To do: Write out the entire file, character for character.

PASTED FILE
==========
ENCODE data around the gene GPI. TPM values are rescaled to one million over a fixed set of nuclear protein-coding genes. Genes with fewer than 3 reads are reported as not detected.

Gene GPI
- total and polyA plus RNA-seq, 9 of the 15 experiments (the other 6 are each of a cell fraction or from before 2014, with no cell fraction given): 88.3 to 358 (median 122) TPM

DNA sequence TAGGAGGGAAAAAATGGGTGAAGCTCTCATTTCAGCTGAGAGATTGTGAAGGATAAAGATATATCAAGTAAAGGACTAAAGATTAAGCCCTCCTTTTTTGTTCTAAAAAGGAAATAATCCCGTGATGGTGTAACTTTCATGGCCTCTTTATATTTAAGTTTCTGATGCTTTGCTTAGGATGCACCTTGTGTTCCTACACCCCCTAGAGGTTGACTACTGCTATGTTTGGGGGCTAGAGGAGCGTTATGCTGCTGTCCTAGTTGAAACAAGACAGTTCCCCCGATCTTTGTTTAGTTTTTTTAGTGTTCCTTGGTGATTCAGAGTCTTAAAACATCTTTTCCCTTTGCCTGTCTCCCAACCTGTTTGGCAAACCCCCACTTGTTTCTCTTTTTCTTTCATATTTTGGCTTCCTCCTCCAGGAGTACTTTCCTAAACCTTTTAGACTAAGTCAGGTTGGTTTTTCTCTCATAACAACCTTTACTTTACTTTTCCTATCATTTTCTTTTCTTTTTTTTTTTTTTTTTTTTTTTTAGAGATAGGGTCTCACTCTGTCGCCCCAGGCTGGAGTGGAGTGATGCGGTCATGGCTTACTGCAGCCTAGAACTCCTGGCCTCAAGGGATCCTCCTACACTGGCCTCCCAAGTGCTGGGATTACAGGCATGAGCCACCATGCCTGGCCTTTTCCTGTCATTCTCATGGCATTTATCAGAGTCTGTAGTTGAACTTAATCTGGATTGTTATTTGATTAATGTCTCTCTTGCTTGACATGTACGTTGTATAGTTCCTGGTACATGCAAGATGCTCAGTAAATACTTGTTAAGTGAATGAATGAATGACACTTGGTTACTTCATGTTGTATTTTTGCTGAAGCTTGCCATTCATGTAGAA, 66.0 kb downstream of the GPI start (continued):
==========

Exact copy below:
ENCODE data around the gene GPI. TPM values are rescaled to one million over a fixed set of nuclear protein-coding genes. Genes with fewer than 3 reads are reported as not detected.

Gene GPI
- total and polyA plus RNA-seq, 9 of the 15 experiments (the other 6 are each of a cell fraction or from before 2014, with no cell fraction given): 88.3 to 358 (median 122) TPM

DNA sequence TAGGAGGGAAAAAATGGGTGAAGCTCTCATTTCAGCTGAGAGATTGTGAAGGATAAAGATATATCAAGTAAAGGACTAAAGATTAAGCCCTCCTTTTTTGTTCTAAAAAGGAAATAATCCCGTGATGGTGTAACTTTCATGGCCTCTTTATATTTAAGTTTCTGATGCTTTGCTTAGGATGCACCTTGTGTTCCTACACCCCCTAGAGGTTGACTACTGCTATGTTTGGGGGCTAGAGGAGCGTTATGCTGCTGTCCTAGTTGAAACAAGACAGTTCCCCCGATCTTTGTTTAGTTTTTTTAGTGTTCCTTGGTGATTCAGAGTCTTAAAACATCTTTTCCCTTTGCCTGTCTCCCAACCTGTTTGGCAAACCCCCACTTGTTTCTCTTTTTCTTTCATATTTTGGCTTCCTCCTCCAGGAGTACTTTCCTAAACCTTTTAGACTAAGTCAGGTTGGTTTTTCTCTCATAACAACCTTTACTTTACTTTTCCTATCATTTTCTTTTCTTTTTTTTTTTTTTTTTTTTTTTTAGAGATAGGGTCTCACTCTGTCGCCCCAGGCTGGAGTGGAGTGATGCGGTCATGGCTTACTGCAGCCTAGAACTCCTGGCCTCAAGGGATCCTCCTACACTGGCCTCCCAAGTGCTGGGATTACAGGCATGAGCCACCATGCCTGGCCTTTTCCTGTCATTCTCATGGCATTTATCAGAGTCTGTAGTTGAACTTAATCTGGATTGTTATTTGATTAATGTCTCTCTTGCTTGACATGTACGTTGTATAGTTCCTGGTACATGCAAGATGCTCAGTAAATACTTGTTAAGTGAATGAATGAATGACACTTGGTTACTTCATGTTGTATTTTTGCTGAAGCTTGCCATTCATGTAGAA, 66.0 kb downstream of the GPI start (continued):